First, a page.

The classic sepia tone of a carbon print is clearly different from a Vandyke or Daguerreotype, but they all share one defining characteristic: colors are represented as hues of light and dark.
This one common aesthetic feature is what defines the “black and white look”, and it is what many associate with photography from years gone by.
Ease Of Use
This may be less of an important issue today than it used to be during the film era, but it remains worth mentioning.
For most of its history, black and white film was more popular than color. One of the reasons for this was the fact that monochrome film is more forgiving to shoot with. It has a much higher exposure latitude, meaning you can push or pull more generously without ruining the image in development.
Cost also played a big role.
Until the 1970s, very few non-professional photogs could really afford to shoot all or most of their work in color. The by far biggest reason for this was the enormous price of color film (both the actual rolls as well as development) compared to monochrome.
Today, all these complexities of the choice between the two have become completely redundant for digital shooters. Of course, whether we work in black and white or in color on our DSLR or mirrorless camera carries exactly zero difference price-wise.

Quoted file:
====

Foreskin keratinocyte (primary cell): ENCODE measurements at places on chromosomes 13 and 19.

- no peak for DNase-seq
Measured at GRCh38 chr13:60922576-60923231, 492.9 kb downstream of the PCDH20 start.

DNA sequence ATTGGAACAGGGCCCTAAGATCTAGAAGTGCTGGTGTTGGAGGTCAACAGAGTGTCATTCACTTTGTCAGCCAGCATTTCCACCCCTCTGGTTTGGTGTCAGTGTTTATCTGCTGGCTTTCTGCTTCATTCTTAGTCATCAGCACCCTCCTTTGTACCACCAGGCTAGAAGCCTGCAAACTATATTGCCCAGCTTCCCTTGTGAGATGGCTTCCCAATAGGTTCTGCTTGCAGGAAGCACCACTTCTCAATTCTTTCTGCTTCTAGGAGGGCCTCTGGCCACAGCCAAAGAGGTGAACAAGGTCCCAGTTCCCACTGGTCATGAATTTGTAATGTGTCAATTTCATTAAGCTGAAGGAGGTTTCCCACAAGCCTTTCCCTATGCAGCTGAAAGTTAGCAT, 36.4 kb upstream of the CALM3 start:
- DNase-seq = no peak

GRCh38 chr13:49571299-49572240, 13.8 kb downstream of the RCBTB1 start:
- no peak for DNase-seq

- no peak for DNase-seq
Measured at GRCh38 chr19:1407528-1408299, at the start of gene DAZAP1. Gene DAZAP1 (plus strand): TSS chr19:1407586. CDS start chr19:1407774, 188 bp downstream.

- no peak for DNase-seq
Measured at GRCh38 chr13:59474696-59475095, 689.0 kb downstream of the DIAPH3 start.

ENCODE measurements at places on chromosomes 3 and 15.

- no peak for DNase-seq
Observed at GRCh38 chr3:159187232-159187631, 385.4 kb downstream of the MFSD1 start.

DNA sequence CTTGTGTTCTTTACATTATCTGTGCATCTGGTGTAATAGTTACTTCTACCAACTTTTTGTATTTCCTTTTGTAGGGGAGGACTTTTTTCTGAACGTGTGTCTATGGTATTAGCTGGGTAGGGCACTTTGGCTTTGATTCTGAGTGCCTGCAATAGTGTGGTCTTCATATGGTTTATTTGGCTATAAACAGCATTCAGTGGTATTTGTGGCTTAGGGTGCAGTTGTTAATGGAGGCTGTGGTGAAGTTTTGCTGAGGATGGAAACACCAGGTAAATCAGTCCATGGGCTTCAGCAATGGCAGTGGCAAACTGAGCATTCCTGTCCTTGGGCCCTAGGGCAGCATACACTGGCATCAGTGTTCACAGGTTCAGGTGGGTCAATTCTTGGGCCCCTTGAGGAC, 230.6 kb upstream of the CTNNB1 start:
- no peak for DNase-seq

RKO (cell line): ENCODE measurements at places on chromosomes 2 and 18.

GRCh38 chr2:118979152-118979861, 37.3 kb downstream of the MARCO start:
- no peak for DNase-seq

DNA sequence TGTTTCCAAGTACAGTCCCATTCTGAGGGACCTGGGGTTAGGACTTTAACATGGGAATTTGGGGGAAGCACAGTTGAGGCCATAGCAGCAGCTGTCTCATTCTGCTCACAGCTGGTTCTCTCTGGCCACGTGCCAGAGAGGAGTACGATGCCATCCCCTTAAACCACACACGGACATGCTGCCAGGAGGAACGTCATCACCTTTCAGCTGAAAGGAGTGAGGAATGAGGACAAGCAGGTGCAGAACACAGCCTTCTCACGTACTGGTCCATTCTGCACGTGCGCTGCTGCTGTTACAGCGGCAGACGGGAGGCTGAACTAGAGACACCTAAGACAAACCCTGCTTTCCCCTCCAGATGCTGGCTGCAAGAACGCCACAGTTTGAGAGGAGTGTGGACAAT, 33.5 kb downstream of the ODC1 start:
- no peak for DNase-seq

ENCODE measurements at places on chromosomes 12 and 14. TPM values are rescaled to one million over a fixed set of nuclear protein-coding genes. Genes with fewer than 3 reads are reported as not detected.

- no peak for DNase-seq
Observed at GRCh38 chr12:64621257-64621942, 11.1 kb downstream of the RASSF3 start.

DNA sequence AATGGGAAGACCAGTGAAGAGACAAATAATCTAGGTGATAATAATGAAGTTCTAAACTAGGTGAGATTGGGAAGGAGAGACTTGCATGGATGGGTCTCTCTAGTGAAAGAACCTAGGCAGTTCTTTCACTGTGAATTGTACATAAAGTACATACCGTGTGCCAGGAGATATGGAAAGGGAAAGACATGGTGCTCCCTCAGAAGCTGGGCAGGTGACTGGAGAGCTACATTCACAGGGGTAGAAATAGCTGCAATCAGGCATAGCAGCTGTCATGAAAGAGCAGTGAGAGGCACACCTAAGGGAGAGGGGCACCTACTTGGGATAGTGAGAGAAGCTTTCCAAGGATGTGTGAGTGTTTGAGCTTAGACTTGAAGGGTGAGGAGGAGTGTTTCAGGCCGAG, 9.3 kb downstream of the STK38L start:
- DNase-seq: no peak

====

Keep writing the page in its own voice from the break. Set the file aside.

And unless we use separate dedicated cameras for color and black and white photography, the exposure latitude will be the same for both, too.
However, there remains somewhat of a gap between the two as it relates to ease of use. This has to do with the idea of aesthetic simplicity that I touched on above.
Simply put, by getting rid of the element of color and reducing it to a spectrum of grays, blacks, and whites, we can focus on the essentials of our photography and become more aware of the rules of exposure.